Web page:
Belgian Saisons are as popular as Pinterest these days (at least among beer geeks), so it’s no surprise that Le Merle – a product of the North Coast Brewing Co. in Fort Bragg, CA – is top-of-mind lately. It won a Gold Medal at the 2010 World Beer Championships, and it’s been popular at The Hopleaf for the last few months. Food friendly and arriving in two different sizes, you might just want to get one as a gift, since you’re going to be drinking one yourself. Cheers.
You could say Benjamin Schiller is a “spirited” man. His job kind of requires him to be. As the Bartender/Chief Cocktail Guy at Boka, he’s constantly coming up with new drinks that reflect the season, but also, what is made available to him through the markets and his vast network of distributors. This week, Schiller is getting in touch with his inner dude, by combining three things you would normally associate with smoky parlors and backroom hobnobbing: bourbon, coffee and tobacco. He calls it a Weston, and even if you can’t find an atomizer to spray your tobacco mist (isn’t that the same as blowing smoke over the drink before serving?), you could always just belly up to the bar at Boka. I’m sure he’d be happy to make you one. Cheers.
The Weston by Benjamin Schiller, BOKA
2 oz. Weller 12 year old Bourbon
½ oz. Dark Matter coffee syrup (from Star Lounge in Ukrainian Village)
2 dashes of Peychaud’s Bitters
1-2 sprays of pipe tobacco mist
Combine bourbon, coffee syrup and bitters in a mixing glass. Add ice. Stir. Strain over 1 large cube in a rocks glass. Aromatic garnish with Pipe Tobacco mist.
Johnny Costello is in a gin mood lately. The self-described “Bar Man” at GT Fish & Oyster is talking about Nolet, a gin I had never heard of until we shot this video. The fact that he combines it with blackberry syrup and some of the best ginger ale I’ve ever had (spicy!) really turns this into a borderline summer sipper. Cheers.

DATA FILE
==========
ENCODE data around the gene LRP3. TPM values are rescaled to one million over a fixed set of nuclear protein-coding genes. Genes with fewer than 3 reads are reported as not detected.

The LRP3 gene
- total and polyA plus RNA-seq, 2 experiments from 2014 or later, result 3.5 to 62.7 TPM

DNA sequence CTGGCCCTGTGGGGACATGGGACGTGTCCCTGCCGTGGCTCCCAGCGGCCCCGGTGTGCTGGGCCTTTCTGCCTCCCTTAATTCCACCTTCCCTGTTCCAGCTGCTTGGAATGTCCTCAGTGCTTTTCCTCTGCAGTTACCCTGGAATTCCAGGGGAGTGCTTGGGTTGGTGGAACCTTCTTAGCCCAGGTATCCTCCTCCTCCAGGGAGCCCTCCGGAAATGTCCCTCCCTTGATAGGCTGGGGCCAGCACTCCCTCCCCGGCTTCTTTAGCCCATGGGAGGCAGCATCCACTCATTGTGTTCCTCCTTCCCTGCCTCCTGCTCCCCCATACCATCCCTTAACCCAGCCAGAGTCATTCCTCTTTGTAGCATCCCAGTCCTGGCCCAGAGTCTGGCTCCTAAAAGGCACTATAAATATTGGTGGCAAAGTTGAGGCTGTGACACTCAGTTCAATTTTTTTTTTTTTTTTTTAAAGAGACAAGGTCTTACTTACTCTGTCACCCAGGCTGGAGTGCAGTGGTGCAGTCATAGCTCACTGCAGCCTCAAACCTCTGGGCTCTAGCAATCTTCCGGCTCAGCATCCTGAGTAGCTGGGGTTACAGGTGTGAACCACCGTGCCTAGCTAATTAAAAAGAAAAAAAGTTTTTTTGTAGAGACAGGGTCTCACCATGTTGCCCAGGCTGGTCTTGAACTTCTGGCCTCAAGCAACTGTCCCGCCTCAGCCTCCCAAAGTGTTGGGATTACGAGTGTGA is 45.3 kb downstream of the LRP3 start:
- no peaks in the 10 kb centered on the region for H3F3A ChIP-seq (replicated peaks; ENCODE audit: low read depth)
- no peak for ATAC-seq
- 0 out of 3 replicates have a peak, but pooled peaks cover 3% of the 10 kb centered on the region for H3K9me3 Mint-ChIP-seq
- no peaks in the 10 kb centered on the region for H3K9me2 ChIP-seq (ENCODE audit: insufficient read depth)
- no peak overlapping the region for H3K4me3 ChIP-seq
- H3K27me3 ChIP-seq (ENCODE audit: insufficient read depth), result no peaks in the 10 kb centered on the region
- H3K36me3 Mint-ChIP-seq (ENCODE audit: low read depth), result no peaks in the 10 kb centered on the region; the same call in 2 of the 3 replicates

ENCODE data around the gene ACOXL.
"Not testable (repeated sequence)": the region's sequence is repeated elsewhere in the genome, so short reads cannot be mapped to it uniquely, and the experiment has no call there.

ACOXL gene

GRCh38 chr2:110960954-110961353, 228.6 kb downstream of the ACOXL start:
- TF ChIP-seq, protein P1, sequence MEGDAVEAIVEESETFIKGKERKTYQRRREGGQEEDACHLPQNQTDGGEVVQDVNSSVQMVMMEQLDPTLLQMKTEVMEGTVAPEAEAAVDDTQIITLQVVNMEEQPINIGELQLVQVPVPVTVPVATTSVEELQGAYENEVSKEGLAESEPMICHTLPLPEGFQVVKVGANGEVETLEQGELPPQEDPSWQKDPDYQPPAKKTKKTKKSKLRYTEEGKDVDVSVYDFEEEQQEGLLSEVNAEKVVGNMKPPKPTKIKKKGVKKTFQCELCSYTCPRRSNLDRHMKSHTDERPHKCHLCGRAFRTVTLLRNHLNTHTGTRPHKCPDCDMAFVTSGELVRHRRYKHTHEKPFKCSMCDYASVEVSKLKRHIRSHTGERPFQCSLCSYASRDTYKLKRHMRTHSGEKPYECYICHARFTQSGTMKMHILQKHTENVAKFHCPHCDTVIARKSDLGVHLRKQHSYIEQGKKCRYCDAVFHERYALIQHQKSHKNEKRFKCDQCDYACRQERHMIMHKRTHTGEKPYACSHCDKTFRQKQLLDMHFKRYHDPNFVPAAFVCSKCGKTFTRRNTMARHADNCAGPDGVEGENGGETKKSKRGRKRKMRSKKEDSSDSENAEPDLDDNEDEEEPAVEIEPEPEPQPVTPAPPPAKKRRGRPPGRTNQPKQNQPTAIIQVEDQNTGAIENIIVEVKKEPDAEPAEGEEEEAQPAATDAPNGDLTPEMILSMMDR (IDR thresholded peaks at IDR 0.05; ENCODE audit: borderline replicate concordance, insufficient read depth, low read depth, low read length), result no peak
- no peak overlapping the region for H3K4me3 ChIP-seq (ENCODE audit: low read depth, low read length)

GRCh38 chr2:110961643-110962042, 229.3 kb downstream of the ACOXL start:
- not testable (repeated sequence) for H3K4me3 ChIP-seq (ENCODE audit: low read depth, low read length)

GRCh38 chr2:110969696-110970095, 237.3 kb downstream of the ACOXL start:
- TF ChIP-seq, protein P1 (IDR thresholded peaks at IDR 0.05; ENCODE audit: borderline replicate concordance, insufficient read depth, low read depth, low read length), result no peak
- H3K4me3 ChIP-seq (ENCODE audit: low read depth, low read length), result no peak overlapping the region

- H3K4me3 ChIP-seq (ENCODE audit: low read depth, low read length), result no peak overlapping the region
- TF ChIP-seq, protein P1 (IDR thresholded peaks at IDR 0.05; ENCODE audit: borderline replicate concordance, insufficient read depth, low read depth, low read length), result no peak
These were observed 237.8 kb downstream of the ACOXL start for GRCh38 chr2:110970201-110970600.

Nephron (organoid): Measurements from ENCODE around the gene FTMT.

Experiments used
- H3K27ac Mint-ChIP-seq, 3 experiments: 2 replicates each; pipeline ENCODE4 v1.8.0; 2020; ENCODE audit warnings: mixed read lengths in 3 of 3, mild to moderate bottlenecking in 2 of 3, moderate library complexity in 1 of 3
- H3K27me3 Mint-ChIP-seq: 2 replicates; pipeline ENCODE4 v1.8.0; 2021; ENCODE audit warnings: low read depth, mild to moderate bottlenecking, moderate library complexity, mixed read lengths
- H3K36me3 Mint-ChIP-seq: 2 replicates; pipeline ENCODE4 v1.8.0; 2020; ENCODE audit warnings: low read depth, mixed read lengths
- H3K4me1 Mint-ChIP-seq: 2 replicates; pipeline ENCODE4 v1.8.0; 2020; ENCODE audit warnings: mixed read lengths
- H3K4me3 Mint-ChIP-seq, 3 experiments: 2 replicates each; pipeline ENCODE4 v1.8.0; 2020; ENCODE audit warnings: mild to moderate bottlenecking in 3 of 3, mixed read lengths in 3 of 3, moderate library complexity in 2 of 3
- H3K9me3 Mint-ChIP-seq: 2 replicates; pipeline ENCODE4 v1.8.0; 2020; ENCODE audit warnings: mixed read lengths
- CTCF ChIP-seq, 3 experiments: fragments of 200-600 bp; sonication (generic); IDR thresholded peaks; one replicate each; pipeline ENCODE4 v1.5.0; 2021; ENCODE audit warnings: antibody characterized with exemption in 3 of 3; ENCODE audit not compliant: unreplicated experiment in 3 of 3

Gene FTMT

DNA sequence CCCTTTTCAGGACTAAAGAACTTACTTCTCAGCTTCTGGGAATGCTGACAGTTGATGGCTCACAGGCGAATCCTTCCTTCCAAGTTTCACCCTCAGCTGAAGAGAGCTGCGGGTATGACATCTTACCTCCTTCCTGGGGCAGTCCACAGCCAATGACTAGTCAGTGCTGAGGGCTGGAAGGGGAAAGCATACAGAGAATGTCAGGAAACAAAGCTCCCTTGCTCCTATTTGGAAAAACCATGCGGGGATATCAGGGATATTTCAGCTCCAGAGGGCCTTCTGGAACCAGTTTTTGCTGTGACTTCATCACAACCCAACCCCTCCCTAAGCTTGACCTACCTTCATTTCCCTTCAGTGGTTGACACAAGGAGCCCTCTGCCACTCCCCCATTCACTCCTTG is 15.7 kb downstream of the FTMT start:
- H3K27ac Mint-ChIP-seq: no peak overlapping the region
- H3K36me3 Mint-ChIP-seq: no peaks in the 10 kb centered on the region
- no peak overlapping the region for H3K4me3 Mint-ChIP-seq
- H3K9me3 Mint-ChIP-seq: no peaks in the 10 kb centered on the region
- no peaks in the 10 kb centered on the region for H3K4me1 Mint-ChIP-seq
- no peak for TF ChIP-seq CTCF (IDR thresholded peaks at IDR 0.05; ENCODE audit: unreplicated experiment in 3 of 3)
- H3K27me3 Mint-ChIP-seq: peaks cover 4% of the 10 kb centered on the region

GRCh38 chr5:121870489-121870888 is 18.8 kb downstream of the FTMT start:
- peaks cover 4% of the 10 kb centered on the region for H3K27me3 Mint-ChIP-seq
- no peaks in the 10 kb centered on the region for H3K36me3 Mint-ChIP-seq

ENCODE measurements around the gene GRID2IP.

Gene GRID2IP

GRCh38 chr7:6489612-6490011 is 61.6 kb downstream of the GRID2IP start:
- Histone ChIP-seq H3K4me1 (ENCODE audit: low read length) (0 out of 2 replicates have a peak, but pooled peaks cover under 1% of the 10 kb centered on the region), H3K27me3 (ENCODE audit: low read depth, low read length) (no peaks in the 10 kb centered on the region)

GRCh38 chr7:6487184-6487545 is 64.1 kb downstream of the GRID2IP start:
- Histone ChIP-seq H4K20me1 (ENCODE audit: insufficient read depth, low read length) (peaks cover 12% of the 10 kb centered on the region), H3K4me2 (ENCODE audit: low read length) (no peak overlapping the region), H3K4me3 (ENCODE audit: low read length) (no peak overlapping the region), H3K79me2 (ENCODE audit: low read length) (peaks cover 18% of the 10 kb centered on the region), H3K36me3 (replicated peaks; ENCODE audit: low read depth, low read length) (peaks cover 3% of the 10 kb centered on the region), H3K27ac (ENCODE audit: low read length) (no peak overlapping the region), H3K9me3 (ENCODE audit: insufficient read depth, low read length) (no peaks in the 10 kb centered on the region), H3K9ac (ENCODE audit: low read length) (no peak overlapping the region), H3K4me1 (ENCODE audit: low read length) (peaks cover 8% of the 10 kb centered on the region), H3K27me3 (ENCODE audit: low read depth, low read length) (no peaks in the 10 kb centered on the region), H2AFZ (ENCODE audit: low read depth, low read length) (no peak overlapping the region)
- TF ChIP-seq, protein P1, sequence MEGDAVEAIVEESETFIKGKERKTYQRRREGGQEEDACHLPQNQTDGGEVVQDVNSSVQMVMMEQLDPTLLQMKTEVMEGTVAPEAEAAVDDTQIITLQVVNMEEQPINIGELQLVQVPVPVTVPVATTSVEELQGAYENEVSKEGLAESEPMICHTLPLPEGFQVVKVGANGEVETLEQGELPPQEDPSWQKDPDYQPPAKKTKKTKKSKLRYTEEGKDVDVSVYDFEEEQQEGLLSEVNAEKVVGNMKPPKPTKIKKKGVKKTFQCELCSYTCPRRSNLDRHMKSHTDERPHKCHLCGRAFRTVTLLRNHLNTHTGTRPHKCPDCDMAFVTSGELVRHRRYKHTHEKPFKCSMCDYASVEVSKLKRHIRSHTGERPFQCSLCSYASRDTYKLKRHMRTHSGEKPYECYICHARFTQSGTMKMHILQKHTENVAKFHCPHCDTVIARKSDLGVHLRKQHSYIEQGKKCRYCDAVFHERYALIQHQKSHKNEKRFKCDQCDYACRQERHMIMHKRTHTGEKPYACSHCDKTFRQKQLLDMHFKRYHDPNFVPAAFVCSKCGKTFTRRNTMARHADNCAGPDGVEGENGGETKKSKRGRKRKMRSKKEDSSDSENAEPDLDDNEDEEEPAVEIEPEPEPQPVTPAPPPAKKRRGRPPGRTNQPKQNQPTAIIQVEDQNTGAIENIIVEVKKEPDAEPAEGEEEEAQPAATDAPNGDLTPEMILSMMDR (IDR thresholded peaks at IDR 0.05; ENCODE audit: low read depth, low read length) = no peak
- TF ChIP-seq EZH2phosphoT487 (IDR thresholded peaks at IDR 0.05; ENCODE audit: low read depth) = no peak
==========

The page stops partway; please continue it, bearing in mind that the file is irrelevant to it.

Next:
Nolet’s Blackberry Diablo
by Johnny Costello of GT Fish & Oyster
2 oz Nolet’s Gin
¾ oz Homemade Blackberry syrup
½ oz Lime Juice
3 oz (about) Bleinhams Ginger Ale
3-5 Drops of Rose water
Combine gin, blackberry syrup and lime juice in a shaker and shake to incorporate. Pour into a collins glass, filled with carved ice (if possible), at the same time pouring in the ginger ale. Slap some mint in your hand, then place into glass; it gets 3-5 drops of rose water inside of its leaves.
This week, The Hopleaf’s Michael Roper looks to Belgium, for a unique, sparkling blond ale that’s only been on the market for a couple of years. No, it has nothing to do with Moto science geek chef Omar Cantu, but rather, Omer. It’s a top fermented beer that gets a secondary fermentation in the bottle, making it effervescent and totally refreshing. Cheers.
I have to admit, I’ve never been a big gin fan. I can definitely trace it to too many years of ordering gin & tonics at parties in my 20s, and always leaving with a headache. But the presence of brands like St. George, Hendricks and Bols Genever has been changing my mind over the last year or so. This week, Perennial Virant bartender Erin Hayes is using a flavored gin I had never heard of before, combining it with Cynar and some other spirits, to make a stirred cocktail that is truly inspired. Cheers.
Bengali Gem by Erin Hayes of Perennial Virant
1 ½ oz Tanqueray Rangpur
1 oz Carpano Antica
¾ oz Cynar
¼ oz Fernet Branca
Build in a mixing glass. Add ice. Stir. Strain into chilled rocks glass. Garnish with lime zest.
Flemish. Dexter. Pumpkin. Three words you wouldn’t typically associate with great beer, but this week, The Hopleaf’s Michael Roper is looking to his native state of Michigan – specifically, the town of Dexter – where the Jolly Pumpkin Brewery is producing some really interesting beers, all of which are barrel-fermented and barrel-aged (incidentally, they also have cafes and breweries in Ann Arbor and Traverse City). Today’s BOTW is a Flemish amber style beer that Roper says pairs really well with just about any kind of main course. Cheers.